They are a nuisance that have untold security threats; even bringing Heathrow and Gatwick Airports to their knees over Christmas and into January.
Drones are a new headache for event organisers to tackle, whether they are erroneously flown too close by a well-meaning aviation enthusiast or if something more sinister is afoot.
And there are other reasons for drones to be grounded; including the suspicion that they are being used by nefarious betting groups to stream live footage – helping them to get one step ahead of the bookmakers with their in-play wagering.
With around 65,000 punters expected to attend each day of the Cheltenham Festival, clearly organisers have their work cut out in keeping their guests safe; not helped by this new threat from the sky.
Calling In the Pros
So far, the head honchos behind the Cheltenham Festival have remained tight-lipped about their plans to tackle any possible drone threat.
But the Daily Mail, in typical bulldozer fashion, have revealed that the Jockey Club, who own Cheltenham and various other racetracks in the UK, have recruited a specialist firm to help manage any situation that may arise.
Crowded Space utilise technology which enables them to detect when a drone is set to enter an exclusion zone, or where a pilot is deliberately flying too low. The police are then called, and they can take action before the situation escalates into a security threat.
As the brand themselves confirm on their website: “Using the latest technology for detection, our teams stopped over 200 illegal drone flights at major events in 2018 with many arrests and prosecutions.”
According to that Daily Mail news story, the agreement between the Jockey Club and Crowded Space will cover all major racing festivals in 2019, including the Grand National meeting at Aintree later in the year.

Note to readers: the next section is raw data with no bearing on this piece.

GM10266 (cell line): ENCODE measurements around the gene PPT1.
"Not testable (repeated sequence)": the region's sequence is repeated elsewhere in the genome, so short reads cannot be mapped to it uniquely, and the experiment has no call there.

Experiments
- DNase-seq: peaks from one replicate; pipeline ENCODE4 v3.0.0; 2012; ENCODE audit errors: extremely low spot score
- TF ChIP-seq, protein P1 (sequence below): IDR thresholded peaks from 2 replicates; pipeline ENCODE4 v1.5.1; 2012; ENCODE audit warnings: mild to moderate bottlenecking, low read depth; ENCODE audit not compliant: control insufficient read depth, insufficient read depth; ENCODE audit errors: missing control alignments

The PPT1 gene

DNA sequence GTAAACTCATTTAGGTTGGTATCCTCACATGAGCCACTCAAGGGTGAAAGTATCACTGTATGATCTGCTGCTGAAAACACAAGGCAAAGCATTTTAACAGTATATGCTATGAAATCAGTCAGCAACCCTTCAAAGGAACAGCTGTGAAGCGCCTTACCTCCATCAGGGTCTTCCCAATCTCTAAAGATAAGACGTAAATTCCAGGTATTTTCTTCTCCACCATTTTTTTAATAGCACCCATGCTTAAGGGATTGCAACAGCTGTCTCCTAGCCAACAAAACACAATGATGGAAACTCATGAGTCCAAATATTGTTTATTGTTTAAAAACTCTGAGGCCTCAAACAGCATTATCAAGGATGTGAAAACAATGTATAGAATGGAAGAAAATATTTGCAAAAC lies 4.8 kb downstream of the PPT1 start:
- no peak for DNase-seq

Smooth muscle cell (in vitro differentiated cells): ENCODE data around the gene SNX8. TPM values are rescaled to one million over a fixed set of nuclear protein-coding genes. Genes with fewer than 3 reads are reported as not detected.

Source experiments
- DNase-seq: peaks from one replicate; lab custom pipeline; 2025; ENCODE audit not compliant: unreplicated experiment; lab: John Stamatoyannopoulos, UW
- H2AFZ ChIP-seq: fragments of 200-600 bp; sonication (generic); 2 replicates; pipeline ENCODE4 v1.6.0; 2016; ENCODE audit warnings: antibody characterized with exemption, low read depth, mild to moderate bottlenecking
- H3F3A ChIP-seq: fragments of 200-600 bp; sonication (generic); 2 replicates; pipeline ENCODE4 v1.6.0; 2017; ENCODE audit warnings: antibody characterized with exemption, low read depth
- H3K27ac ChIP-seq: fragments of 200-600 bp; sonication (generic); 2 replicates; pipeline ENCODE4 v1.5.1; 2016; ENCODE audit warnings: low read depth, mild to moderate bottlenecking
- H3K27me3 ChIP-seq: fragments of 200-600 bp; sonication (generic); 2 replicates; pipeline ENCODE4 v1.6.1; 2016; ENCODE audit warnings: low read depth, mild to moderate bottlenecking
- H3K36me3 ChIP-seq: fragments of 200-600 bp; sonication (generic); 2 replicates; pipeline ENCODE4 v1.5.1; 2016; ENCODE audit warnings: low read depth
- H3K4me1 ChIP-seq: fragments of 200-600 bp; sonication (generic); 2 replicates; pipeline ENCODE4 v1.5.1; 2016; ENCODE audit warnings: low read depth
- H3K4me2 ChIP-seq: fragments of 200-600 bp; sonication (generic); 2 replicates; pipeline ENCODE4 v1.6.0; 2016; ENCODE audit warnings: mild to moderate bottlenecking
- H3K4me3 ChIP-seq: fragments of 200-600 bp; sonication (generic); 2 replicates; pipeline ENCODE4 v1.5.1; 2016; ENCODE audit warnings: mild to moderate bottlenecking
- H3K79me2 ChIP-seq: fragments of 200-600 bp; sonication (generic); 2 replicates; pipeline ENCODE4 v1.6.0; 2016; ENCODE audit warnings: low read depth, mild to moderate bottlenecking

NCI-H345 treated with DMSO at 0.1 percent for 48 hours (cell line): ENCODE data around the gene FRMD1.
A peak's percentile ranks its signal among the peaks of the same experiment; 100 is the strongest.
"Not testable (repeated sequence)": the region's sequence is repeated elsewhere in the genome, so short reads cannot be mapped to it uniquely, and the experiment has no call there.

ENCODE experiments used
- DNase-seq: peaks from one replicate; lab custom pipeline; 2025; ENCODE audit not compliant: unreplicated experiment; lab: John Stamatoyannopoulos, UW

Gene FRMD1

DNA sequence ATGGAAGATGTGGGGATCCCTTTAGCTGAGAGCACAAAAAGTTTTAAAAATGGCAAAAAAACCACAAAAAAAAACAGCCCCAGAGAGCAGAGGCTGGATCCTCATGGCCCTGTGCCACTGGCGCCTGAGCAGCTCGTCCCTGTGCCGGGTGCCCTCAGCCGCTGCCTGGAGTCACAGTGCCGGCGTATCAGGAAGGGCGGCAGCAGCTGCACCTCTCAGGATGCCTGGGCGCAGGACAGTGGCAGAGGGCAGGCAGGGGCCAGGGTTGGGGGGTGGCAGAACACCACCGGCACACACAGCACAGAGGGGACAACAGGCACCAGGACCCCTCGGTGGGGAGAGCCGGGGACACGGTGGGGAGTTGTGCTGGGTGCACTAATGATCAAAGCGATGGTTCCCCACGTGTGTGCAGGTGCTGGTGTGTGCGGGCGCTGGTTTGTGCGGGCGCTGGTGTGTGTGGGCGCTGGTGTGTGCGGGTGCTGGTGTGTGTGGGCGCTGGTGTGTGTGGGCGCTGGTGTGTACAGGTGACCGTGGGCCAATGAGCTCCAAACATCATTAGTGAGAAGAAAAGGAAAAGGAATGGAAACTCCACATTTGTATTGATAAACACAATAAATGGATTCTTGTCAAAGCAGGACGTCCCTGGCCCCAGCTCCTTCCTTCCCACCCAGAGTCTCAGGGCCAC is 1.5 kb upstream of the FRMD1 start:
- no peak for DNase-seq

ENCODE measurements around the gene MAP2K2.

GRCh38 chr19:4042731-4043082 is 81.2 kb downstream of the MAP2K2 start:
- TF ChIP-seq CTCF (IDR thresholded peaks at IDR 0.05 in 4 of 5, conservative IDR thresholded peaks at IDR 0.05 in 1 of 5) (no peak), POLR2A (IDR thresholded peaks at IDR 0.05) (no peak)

There will also be an extension of the public exclusion zone in the surrounding areas to the Prestbury Park track, with the Festival protected by a three-mile exclusion from March 13 onwards.
It’s not the first time that the thorny subject of drone flights has been raised in British racing, with the Racecourse Association – which overlooks all 59 courses in Great Britain – said to be providing guidance on how to prevent and react to drone flights in consultation with the Civil Aviation Authority.
And the British Horseracing Authority’s spokesman, Robin Mounsey, said:
“Responsibility for preventing unauthorised intrusion by drones above a racecourse sits with the racecourses themselves.
“The BHA stewards would become involved if they are asked by the racecourse executive to either delay, or abandon a race or races because drones were on site and causing a risk to horses, participants or the general public.”
A New Kind of Nuisance
Unmanned drones have been used in terrorist attacks in places like Syria for a number of years now.
Clearly, the technology is useful for those looking to cause serious harm, and that’s why efforts have been stepped up at the Cheltenham Festival to prevent the unthinkable.
Unfortunately, it can just be the unaware being a bit dozy in how they fly their drones, as appears to be the case in the Gatwick Airport case that halted three days’ worth of flights in the UK just prior to Christmas.
Around 1,000 flights were downed, causing disruption for some 140,000 passengers, after drones were spotted flying perilously closely to the runway.
In the end, no formal arrests were made – apart from one unfortunate couple who were released without charge, and it is believed that any drones in the area were circumstantial and not thought to be part of anything more sinister.